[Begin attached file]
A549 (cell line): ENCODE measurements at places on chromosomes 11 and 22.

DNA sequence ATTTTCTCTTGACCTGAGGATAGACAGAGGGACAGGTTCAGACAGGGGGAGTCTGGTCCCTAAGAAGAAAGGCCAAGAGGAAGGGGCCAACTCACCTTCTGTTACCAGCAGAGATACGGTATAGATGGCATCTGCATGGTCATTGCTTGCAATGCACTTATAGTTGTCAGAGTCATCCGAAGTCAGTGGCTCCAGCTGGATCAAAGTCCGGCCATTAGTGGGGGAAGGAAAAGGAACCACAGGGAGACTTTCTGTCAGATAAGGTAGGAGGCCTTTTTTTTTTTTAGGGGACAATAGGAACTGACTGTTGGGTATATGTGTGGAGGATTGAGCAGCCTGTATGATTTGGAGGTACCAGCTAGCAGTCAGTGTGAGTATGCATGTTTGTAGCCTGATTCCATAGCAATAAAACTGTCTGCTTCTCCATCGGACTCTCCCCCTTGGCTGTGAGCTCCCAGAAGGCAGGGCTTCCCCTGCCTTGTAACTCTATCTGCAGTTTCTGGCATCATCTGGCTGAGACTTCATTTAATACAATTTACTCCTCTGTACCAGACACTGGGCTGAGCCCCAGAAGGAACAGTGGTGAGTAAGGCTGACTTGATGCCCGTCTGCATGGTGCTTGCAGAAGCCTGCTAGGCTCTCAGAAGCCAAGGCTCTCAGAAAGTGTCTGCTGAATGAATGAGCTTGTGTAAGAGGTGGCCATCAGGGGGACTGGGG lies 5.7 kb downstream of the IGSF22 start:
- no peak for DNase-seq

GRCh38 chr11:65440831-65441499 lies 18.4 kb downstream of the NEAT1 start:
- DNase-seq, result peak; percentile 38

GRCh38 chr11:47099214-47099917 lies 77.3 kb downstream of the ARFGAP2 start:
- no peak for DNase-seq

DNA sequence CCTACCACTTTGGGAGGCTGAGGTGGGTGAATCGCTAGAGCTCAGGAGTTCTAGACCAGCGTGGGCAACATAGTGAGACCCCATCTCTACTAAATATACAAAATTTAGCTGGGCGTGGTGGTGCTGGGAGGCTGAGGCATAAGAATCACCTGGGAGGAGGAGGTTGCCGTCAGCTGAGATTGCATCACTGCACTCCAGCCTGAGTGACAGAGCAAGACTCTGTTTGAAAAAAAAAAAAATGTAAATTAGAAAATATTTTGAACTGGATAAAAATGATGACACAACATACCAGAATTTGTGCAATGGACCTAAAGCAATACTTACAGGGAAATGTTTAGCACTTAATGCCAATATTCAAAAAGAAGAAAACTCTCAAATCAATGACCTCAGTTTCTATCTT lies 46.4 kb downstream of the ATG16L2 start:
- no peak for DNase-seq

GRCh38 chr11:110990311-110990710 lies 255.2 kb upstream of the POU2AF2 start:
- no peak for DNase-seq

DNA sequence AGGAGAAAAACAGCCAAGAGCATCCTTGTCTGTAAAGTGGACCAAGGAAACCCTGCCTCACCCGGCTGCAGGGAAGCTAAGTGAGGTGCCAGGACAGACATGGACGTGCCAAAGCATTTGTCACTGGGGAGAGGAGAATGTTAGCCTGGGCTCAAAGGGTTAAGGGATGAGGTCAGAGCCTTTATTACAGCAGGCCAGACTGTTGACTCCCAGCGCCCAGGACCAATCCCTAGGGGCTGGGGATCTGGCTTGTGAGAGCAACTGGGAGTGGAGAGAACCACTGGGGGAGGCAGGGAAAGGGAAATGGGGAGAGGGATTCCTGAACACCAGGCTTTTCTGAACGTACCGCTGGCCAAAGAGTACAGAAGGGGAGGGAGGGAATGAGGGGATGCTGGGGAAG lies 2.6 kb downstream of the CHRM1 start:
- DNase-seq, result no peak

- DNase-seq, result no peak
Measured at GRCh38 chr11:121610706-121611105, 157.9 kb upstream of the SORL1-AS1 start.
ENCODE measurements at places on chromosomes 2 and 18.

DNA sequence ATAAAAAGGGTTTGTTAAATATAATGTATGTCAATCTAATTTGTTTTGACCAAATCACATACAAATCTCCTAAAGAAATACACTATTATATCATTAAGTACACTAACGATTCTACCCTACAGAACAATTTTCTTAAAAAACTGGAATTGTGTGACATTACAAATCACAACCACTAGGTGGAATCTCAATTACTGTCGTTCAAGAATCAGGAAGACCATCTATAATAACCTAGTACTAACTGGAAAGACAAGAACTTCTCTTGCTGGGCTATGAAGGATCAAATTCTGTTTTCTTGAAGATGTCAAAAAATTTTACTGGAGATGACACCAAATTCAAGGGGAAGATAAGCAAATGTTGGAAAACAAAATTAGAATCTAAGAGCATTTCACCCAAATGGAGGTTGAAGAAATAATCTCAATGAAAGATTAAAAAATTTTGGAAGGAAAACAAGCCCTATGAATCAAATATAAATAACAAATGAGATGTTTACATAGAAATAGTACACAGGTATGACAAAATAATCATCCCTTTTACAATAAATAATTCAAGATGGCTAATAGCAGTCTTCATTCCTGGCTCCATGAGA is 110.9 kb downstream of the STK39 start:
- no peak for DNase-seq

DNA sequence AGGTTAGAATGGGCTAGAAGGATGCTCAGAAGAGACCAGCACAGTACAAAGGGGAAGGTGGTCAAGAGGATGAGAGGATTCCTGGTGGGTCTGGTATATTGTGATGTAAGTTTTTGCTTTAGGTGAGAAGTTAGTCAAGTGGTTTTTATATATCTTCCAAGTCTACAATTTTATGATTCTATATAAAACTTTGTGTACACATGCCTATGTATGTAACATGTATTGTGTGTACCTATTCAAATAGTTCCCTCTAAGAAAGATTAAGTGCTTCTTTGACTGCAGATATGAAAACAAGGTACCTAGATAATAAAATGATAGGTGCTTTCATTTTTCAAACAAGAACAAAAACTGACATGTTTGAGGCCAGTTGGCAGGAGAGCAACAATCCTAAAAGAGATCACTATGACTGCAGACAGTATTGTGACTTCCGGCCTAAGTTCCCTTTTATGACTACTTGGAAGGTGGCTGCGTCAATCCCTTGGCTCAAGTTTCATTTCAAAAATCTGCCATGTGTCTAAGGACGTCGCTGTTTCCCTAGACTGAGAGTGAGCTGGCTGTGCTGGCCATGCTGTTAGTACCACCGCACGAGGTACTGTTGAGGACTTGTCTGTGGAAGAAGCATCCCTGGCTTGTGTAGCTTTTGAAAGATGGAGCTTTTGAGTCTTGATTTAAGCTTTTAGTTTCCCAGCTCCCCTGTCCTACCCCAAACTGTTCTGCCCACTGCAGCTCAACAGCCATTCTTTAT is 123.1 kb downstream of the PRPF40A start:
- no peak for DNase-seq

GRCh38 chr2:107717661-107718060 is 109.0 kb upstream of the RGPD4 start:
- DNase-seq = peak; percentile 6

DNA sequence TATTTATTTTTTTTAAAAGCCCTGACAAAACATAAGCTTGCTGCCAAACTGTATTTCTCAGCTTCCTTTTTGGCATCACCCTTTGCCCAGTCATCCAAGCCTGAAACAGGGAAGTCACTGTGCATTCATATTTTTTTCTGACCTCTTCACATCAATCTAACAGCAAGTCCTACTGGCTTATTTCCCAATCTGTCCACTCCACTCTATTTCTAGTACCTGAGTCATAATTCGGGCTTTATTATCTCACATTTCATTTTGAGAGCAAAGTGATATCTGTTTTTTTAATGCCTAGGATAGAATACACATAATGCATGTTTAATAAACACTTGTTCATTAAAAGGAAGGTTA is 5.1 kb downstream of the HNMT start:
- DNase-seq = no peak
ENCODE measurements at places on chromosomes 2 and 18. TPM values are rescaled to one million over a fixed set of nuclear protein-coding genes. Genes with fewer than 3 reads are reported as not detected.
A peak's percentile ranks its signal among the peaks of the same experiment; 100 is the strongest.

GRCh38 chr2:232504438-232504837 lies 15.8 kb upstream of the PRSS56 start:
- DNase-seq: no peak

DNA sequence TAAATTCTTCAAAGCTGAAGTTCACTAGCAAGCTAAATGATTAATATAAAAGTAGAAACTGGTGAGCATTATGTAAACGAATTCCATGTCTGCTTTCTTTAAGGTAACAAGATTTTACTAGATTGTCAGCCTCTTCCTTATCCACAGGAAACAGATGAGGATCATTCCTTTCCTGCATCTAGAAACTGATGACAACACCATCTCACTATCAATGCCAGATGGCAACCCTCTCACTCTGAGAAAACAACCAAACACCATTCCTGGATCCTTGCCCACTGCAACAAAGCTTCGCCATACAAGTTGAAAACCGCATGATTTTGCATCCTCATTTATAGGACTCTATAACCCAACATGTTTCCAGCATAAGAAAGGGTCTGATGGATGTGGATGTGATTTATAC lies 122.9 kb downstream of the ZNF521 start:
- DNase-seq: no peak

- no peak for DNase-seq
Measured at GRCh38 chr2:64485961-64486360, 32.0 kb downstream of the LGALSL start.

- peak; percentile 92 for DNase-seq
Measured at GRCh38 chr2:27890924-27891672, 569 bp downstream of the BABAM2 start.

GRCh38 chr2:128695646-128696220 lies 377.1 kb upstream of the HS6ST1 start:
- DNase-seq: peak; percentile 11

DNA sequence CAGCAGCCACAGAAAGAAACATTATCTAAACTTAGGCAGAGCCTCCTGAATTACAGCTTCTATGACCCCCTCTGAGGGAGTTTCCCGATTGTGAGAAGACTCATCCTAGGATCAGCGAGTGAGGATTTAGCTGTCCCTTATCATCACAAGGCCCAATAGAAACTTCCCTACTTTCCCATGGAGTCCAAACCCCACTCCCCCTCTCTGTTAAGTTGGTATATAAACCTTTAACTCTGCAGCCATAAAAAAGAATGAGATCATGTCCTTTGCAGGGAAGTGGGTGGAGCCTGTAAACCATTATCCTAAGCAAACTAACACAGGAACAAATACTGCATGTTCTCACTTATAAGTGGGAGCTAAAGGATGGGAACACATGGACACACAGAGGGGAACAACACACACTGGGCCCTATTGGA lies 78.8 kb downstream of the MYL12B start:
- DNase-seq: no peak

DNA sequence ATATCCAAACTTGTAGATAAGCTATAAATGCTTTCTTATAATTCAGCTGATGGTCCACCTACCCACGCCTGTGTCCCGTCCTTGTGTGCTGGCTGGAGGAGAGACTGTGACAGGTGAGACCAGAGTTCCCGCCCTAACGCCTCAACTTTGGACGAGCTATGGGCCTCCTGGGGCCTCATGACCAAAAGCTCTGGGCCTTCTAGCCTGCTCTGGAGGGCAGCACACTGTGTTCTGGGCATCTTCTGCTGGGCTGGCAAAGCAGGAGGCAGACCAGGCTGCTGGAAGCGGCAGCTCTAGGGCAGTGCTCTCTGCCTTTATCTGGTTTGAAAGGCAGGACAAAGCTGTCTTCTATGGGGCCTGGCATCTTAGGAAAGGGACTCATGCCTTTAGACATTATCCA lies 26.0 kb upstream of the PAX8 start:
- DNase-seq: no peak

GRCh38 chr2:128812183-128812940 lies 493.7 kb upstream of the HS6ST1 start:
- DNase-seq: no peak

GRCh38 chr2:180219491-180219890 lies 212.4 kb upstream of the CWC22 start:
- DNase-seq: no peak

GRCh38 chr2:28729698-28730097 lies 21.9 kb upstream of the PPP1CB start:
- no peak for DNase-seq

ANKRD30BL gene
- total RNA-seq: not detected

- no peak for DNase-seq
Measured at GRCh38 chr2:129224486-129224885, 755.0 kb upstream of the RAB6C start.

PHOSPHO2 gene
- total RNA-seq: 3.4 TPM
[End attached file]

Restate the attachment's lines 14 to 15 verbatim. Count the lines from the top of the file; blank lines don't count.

- DNase-seq, result no peak
Measured at GRCh38 chr11:121610706-121611105, 157.9 kb upstream of the SORL1-AS1 start.